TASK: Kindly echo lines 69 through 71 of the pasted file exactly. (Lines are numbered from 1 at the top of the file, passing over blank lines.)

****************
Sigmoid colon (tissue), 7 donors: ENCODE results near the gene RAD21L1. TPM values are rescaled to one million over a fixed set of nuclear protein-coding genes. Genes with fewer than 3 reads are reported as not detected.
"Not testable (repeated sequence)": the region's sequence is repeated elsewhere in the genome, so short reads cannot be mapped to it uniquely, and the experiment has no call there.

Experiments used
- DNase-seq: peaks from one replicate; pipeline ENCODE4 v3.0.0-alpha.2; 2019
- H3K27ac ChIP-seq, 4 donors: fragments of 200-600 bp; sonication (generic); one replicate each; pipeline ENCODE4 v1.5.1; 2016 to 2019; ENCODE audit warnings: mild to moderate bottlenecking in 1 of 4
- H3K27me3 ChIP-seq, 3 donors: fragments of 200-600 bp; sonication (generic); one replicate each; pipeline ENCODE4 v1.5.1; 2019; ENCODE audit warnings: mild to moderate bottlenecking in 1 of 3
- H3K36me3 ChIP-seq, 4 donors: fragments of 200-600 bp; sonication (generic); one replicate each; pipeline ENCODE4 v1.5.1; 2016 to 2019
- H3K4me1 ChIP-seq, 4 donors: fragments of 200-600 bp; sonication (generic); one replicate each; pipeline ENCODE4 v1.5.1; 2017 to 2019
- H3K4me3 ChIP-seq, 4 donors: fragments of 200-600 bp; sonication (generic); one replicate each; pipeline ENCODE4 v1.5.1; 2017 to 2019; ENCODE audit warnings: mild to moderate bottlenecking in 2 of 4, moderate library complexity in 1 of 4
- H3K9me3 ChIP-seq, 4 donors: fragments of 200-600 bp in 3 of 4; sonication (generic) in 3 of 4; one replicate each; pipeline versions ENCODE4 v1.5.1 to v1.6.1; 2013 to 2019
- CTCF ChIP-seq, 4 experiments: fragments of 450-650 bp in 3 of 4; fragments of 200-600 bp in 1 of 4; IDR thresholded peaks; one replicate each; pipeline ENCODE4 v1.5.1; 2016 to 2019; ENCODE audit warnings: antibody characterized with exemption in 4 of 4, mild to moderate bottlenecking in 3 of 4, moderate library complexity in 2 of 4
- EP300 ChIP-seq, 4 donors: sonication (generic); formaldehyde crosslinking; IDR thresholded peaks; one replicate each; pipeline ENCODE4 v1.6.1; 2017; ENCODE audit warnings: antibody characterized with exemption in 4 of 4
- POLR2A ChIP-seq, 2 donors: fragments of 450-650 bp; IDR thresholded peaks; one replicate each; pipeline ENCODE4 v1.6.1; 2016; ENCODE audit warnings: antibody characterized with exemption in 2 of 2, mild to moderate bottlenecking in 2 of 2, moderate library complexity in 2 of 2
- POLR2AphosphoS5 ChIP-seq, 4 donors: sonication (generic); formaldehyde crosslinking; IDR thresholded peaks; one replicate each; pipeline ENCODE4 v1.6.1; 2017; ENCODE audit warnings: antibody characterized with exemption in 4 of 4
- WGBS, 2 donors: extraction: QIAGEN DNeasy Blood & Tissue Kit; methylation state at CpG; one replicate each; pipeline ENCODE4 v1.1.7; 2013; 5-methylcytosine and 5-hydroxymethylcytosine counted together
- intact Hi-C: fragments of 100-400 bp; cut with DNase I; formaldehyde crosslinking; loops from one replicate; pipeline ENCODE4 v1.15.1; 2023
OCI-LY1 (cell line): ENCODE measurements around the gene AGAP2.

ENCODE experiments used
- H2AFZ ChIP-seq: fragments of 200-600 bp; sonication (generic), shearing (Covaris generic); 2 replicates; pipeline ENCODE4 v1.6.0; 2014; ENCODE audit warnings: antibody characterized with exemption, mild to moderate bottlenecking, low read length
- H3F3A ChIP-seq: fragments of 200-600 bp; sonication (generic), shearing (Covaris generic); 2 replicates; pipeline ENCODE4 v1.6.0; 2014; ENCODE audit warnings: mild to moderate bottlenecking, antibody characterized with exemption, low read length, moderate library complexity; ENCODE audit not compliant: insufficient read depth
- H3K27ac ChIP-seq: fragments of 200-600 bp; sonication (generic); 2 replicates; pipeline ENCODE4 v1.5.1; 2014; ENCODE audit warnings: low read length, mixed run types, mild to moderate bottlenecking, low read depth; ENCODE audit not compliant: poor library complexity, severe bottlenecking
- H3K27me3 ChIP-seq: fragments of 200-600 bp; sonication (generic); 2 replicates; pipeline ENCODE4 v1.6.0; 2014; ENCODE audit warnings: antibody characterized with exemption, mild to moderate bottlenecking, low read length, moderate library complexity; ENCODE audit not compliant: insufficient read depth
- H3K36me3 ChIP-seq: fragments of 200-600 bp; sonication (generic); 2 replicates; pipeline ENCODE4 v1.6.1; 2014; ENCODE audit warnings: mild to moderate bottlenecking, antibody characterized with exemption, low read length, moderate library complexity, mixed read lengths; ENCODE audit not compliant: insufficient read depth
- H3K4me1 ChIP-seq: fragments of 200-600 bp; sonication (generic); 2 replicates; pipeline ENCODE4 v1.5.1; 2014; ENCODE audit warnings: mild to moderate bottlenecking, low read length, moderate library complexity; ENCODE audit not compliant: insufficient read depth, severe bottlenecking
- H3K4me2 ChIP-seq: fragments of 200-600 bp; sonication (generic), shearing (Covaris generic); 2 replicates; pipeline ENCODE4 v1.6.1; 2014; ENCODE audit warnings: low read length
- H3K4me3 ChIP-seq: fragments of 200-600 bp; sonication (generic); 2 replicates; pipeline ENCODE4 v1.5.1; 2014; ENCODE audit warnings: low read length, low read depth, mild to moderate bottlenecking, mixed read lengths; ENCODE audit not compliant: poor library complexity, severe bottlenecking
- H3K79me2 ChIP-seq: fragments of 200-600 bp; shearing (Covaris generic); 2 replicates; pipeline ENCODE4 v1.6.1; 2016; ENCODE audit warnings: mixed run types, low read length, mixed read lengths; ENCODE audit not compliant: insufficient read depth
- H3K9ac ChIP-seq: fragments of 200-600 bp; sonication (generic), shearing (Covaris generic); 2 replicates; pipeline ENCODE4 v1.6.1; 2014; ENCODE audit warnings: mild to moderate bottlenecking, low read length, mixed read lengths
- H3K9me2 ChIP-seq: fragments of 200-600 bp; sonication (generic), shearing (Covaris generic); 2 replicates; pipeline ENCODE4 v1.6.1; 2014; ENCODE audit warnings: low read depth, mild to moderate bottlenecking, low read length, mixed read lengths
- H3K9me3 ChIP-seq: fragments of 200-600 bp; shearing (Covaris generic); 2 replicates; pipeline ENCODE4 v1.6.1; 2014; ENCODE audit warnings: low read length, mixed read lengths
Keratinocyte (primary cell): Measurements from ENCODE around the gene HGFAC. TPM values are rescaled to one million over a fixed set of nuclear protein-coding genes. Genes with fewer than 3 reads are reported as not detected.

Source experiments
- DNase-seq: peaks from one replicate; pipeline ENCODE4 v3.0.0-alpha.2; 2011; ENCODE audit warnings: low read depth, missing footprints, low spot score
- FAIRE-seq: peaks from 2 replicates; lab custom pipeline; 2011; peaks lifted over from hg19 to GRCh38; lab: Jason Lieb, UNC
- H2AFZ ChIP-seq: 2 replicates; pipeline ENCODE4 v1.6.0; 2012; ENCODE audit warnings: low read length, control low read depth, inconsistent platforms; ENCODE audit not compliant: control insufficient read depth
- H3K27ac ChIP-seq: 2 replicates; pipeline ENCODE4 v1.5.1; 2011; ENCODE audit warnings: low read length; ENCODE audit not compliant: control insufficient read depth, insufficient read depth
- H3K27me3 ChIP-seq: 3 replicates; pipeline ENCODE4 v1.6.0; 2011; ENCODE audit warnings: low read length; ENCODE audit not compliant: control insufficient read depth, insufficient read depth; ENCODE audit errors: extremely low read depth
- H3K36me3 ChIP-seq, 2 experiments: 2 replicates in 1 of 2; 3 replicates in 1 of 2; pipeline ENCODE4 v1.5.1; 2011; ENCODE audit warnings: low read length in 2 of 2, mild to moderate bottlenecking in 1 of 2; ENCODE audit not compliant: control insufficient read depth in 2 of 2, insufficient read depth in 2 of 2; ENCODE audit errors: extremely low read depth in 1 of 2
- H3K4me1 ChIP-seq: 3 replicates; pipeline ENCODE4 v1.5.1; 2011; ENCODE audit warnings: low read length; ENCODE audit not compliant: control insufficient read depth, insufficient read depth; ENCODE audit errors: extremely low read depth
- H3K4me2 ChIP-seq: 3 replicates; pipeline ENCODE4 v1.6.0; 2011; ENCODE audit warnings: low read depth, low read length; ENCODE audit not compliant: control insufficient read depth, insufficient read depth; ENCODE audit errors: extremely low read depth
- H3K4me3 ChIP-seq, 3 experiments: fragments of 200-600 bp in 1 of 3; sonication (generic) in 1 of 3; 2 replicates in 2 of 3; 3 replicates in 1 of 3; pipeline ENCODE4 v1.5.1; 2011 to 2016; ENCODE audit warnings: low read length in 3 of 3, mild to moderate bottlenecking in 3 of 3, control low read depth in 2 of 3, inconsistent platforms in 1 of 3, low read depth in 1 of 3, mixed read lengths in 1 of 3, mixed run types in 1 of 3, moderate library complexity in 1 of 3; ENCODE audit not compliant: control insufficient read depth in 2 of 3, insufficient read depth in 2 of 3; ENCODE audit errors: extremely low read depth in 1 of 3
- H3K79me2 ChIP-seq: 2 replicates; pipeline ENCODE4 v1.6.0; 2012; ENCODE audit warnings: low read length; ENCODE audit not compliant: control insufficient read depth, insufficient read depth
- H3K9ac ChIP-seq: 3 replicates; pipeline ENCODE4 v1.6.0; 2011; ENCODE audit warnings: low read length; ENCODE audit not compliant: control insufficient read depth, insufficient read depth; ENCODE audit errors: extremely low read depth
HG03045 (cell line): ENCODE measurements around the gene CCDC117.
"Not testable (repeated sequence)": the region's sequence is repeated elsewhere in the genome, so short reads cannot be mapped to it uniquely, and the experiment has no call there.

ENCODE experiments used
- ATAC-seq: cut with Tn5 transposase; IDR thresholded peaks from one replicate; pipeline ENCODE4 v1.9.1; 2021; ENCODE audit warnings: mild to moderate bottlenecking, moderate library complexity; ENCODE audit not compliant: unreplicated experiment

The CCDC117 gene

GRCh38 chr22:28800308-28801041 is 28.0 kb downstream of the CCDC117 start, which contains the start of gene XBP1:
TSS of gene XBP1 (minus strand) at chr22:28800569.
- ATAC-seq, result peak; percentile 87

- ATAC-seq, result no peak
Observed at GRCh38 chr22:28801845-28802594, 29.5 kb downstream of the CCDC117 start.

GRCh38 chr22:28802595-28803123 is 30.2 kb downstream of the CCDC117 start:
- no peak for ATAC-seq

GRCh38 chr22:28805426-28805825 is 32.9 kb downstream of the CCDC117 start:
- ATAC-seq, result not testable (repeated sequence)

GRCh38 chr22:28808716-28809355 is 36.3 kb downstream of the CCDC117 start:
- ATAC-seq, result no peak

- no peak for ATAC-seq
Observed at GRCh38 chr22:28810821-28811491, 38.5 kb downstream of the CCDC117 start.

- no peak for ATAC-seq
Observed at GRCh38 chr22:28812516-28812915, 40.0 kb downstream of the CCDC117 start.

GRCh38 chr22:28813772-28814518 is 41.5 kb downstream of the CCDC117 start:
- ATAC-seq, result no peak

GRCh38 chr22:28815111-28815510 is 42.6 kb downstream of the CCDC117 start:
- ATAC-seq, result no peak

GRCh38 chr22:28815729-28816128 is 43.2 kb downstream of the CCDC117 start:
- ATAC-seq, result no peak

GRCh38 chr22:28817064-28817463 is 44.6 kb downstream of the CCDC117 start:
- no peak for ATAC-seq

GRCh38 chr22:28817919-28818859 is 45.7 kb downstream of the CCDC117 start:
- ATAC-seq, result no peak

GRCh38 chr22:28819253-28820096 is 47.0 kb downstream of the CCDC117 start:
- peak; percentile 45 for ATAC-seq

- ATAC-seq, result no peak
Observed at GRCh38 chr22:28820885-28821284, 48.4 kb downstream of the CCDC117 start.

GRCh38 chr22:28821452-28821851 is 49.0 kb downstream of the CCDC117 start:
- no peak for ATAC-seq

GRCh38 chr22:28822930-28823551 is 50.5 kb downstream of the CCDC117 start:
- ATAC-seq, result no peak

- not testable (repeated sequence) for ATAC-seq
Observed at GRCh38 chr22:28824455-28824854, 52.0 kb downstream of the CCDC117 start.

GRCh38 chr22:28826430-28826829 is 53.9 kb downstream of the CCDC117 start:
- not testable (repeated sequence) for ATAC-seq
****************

- ATAC-seq, result no peak

GRCh38 chr22:28817064-28817463 is 44.6 kb downstream of the CCDC117 start:
- no peak for ATAC-seq